Linkin’ Center: Amare’s Hopes, Gallo’s Ceiling & An Old Foe Returns


What are Amar’e Stoudemire’s expectations for the season?  Probably the same as many Knick fans.  ESPNNewYork reports:

Stoudemire said he thinks this season it is the playoffs or failure.  “Anything less than [the playoffs] would not be a success.”

[…] Not making the playoffs could cost Knicks head coach Mike D’Antoni and president Donnie Walsh their jobs.

[Stoudemire also said,] “my dedication is to the city of New York. I came here when the Knicks were down and out. I think the Knicks fans feel the exact same way about me. I think they have my back.”


The fact that Eddy Curry came to camp extremely out of shape and injured himself by the third practice was no surprise to anyone.  Neither should this follow up info from the New York Times:

The oft-injured Knicks center Eddy Curry will miss at least four weeks with a strained right hamstring, marking the third straight year he was sidelined early in training camp.

[…] Curry was not expected to travel with the team on its trip to Europe for exhibition games in Italy and Paris.

So not only is he injured and thus already on the outside looking in, but now he’s choosing to avoid the European trip where the team will bond and grow together even more.  But what choice does he have?  It’s not like they let Americans rehab strained hamstrings in Europe.


A couple of interesting notes from Jared Zwerling over at

  • When Mike D’Antoni addressed the media after practice yesterday, he offered a preview of two duos he’ll play together this season: 1) Raymond Felton and Toney Douglas (“They are two guys who are extremely quick and both of them are tenacious on defense. That’s something you’ll see during the season. I don’t know a lot, but some.”); and 2) Amare Stoudemire and Anthony Randolph (“I think [Anthony’s] natural is to be a four-ish and Amare will be over at the five. They can play together. But I would have [Anthony] out there if he improves his shot.”)
  • Stoudemire’s leadership from day one of training camp has already rubbed off. Yesterday, rookie Landry Fields copied Stoudemire and spent time after practice working on his jumpshot.


Time creates odd bed-fellows.  The NY Daily News tells us about the most incongruous person to show up at the Knicks training camp:

Reggie Miller looked out of place Sunday night sitting underneath a Knicks banner inside the Knicks’ training facility in Greenburgh watching the Knicks practice. Where is John Starks when you need him?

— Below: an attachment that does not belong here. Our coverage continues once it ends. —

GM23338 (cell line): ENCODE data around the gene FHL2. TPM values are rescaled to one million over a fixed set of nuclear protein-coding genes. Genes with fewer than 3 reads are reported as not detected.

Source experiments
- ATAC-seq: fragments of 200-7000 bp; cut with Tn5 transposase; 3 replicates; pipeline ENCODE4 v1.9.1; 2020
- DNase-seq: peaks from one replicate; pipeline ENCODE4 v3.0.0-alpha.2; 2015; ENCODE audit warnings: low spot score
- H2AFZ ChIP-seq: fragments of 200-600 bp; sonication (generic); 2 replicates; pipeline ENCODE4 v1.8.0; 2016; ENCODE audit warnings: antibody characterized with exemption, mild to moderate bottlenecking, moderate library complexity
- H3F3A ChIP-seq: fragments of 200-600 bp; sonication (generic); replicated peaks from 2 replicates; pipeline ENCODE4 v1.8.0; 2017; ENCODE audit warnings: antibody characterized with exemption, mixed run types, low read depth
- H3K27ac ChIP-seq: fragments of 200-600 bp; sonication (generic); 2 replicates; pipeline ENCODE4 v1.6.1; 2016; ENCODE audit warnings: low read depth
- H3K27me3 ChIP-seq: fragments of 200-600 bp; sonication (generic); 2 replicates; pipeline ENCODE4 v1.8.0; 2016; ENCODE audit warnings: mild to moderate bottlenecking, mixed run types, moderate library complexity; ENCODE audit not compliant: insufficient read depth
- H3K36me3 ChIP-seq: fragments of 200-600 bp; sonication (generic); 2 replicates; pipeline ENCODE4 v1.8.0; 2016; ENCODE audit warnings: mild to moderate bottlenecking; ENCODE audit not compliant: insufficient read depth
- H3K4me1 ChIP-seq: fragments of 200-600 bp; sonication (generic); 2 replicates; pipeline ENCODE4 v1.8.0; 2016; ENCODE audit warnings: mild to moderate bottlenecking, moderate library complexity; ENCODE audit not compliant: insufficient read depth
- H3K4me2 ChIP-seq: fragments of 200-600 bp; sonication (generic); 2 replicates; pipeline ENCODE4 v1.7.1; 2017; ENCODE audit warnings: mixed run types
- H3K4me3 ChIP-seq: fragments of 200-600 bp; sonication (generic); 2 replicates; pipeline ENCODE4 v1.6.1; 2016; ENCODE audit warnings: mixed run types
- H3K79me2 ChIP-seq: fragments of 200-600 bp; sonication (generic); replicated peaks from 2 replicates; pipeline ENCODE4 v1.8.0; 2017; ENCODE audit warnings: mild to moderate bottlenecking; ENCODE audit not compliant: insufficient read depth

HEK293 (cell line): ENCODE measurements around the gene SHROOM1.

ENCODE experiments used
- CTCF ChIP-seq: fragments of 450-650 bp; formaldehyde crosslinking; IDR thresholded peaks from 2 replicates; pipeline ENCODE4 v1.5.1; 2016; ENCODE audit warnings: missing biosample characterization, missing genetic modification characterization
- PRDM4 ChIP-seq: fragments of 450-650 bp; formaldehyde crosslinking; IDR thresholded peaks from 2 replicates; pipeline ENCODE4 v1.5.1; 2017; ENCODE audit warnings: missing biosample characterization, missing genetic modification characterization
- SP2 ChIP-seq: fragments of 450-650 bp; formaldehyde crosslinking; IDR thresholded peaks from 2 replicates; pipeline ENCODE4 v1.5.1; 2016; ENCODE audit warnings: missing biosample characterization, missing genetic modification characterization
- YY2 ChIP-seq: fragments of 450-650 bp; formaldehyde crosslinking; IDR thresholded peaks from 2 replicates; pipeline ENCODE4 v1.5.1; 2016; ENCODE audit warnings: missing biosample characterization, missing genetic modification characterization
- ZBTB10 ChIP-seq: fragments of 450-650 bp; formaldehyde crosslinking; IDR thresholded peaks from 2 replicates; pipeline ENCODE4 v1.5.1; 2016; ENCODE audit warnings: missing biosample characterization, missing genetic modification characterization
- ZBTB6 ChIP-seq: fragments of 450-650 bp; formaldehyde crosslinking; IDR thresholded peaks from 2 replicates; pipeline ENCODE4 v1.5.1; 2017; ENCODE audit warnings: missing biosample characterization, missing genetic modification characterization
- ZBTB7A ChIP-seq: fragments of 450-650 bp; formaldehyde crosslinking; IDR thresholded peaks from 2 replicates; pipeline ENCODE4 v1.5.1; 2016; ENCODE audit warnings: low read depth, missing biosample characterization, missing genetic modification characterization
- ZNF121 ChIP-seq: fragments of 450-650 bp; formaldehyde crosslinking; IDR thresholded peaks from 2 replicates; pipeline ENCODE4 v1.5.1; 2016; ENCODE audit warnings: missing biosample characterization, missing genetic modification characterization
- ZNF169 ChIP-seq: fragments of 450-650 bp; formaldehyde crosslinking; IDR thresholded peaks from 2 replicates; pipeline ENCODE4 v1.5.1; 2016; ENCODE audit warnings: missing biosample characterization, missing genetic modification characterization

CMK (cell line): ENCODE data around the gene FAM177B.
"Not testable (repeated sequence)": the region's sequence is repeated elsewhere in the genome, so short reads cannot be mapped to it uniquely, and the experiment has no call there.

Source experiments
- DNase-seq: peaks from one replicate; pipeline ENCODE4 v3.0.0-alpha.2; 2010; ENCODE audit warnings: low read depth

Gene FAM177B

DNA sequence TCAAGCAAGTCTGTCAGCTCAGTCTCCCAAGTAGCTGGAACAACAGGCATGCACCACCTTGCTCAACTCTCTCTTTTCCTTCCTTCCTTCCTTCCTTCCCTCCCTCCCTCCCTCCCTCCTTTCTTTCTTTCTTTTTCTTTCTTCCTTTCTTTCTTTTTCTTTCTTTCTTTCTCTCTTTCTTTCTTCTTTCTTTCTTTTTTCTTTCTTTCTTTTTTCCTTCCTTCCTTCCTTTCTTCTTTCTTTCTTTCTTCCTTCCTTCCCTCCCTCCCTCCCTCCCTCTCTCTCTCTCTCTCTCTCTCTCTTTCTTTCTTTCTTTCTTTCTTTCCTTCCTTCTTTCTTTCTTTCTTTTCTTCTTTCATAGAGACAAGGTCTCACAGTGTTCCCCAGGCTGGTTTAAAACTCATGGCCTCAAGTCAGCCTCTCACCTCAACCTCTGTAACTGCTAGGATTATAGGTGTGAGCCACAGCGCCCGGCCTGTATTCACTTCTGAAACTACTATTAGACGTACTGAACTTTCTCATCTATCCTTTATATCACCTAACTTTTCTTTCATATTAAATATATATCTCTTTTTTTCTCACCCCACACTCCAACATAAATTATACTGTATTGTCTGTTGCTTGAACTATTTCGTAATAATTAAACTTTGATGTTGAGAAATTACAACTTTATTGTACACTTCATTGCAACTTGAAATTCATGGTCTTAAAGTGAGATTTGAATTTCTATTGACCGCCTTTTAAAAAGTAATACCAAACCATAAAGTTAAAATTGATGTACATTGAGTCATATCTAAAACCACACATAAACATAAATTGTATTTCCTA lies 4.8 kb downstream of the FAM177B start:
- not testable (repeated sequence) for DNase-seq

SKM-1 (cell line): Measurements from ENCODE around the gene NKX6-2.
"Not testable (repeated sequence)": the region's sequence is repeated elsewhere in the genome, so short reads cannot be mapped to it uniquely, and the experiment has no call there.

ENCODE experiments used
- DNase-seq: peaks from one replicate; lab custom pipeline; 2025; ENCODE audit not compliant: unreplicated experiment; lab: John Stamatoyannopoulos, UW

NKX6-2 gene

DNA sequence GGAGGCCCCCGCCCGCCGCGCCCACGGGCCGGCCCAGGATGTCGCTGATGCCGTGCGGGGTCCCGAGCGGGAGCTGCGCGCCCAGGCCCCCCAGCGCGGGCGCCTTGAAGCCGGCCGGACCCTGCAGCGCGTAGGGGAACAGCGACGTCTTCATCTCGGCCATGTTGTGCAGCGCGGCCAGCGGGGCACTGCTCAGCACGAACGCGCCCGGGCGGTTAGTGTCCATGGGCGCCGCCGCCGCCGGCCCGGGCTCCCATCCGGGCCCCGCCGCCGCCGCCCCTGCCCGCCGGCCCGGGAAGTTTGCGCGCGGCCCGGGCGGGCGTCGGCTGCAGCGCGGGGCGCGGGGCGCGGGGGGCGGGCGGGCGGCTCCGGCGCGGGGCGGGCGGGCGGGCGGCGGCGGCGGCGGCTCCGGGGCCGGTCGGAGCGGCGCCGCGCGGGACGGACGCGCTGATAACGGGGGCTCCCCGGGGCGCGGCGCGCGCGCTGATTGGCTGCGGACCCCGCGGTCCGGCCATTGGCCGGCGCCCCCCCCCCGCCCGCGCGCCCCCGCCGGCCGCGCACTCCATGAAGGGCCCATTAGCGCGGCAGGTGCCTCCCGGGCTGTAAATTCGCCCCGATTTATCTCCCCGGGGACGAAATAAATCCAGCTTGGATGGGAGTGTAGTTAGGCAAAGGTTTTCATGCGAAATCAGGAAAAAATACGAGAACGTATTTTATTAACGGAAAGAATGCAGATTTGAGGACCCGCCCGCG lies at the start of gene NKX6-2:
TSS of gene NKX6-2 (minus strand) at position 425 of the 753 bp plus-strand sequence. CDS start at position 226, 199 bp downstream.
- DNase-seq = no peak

“I can’t believe I’m actually here,” said Miller, an all-time Knicks nemesis. “I’m waiting for Anthony Mason to come up behind me with a club or something.”

Why in the world was he there?  To interview players for NBA TV.  He also offered his opinion that he hoped Carmelo would stay in Denver, saying he thinks it’s better for the league and fans when stars stay in one city for their entire career.  Particularly for smaller markets, like he did with Indiana, Kevin Durant seems to be doing in Oklahoma City and like he wishes a certain someone did with Cleveland.  Our one-time nemesis also for once had some positive things to say about the organization, revealing he:

is impressed with the team Walsh built, starting with Stoudemire.

“How many guys are going to say they want to be the face of New York?” Miller said. “We know how the New York media and New York fans can be. This is a guy that is accepting that and embracing that. There are a lot of guys that like to talk the talk but they are scared to walk the walk because let’s face it, the lights here are the brightest. He’s putting his chest out and saying I want it. I respect that.”

Hmmm, could his comment about guys scared to embrace being the face of a franchise be a dig at a certain someone who shall remain nameless?  I think so.

Okay, I can’t keep it in anymore: we’re talking about you, LeBron.


Lastly, in-between Carmelo trade speculations, this Times article reveals Coach Mike D’Antoni’s thoughts on the potential ceiling of Danilo Gallinari:

How good can he be?

“I don’t think you should put any limit on him because he’s a rare talent,” D’Antoni said. “He’s a guy who knows how to play at 6-10, defends pretty well, shoots the ball extremely well with unbelievable range — so it comes down to confidence, putting the necessary work in. He’s going to be a good player, but now you have to dissect him, look into his heart to see how good.”

“I never back down,” [Gallo] said Tuesday, sounding like a child of the American youth system. “Nobody should back down.”

The temerity is what Walsh and D’Antoni like most about Gallinari. Along with the skills, he walks with a strut.